Digital communications platforms are constantly pushing the comfort zones of business executives and the general public alike, and recent events on Wikipedia prove to be no exception. Last week, it was reported that a formal news outlet wasn’t the first to break the story of Tim Russert’s unexpected death; rather, it was an update on Wikipedia that was time-stamped 3:01pm on the day of his death—approximately 40 minutes before it was officially announced by Tom Brokaw on NBC.
Today, the New York Times discusses the controversy about the wiki’s “breaking news,” given the fact that the story was deliberately kept under wraps until Russert’s wife and son, who were traveling in Italy, could be notified. Other news outlets agreed to hold the story out of respect for the family. Meanwhile, his death was being discussed prematurely on sites like Twitter, and anyone could “confirm” the news by checking Wikipedia.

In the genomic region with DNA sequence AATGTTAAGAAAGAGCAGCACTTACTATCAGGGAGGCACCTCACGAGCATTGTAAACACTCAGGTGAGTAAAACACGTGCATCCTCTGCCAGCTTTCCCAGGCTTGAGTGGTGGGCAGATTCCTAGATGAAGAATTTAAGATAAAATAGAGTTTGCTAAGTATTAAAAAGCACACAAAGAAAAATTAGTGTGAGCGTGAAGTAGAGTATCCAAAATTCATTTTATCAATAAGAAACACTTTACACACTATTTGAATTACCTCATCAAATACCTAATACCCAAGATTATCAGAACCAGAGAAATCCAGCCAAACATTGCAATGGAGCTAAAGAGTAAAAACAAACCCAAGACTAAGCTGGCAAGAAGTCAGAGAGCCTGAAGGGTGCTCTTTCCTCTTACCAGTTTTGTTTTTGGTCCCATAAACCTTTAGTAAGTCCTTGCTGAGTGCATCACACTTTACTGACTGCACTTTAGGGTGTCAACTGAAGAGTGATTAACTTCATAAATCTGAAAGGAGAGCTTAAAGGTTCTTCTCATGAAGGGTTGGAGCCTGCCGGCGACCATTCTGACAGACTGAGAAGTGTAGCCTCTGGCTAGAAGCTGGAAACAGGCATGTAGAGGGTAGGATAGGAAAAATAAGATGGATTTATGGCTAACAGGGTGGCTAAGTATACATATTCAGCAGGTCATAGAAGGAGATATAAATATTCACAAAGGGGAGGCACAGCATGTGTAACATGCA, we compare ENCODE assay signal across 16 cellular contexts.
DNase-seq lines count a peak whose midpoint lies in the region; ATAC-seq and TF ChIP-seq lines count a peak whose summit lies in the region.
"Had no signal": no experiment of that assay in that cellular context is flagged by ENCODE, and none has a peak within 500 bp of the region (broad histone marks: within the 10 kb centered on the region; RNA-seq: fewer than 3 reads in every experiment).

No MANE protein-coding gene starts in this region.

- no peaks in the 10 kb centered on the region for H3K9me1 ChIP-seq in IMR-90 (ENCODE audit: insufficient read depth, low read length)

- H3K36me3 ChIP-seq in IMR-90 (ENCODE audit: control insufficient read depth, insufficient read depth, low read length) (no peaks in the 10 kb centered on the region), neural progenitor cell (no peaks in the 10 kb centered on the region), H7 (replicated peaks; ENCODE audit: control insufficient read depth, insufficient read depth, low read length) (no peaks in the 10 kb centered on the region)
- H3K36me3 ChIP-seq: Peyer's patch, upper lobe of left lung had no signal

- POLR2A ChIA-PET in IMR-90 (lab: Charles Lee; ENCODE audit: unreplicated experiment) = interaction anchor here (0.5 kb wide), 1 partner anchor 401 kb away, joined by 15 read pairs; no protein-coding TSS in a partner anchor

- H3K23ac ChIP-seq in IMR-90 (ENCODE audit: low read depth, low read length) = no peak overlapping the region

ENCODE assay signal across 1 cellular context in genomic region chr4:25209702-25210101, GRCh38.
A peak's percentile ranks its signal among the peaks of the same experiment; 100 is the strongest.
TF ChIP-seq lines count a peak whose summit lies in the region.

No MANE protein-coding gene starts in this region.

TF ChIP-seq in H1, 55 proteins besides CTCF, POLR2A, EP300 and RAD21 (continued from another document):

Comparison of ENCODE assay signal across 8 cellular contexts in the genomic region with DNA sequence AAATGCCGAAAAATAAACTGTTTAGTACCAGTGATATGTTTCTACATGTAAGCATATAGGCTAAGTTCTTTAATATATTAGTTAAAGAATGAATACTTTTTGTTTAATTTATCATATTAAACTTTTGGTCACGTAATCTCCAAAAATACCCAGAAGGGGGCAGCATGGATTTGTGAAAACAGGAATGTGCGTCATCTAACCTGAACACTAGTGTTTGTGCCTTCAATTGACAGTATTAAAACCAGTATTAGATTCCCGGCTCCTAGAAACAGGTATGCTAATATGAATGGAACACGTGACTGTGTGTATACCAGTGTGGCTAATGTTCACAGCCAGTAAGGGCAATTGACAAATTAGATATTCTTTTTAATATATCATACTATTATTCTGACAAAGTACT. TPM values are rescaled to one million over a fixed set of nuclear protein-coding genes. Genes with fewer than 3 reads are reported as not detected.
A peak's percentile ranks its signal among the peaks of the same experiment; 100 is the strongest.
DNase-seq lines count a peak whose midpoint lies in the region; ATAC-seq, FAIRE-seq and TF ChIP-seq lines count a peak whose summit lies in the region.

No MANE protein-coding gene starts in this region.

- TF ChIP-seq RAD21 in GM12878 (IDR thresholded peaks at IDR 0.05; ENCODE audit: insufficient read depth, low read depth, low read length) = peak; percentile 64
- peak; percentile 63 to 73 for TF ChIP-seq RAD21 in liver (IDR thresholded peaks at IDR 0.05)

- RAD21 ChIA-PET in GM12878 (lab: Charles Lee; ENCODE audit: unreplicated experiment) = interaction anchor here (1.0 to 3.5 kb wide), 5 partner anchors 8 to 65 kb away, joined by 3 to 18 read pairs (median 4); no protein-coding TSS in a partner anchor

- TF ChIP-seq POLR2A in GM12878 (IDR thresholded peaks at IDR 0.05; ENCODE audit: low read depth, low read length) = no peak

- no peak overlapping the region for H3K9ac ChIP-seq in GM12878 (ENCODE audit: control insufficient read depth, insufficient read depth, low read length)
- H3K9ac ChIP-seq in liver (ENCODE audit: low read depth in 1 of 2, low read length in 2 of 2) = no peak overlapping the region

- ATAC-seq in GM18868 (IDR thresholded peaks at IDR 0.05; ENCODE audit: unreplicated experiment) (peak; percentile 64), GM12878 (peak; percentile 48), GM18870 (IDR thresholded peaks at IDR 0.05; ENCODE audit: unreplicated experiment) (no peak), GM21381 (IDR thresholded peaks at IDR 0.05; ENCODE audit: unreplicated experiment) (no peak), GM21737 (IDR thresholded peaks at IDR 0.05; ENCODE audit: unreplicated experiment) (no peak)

The situation raises a number of issues, all of which hinge on the ubiquity and anarchic power of online communications platforms. Firstly, nothing is sacred, nor is anything untraceable; Wikipedia’s records traced the edits back to the Internet Broadcasting Services, a Minnesota-based company that provides Web services to, among other organizations, local NBC TV stations. The employee responsible has allegedly been fired.
What is the line between social and traditional media? When do you know if something you read online is trustworthy? As arguably inappropriate as it was to have Wikipedia be the first source of such high-impact news, it was accurate. So, should the IBS employee have been fired? I don’t know the answers, but one could certainly argue that accuracy is one thing, and good taste is something completely different. Unfortunately for journalists (present company included), it’s getting harder and harder to differentiate between the two.
By Courtney Barnes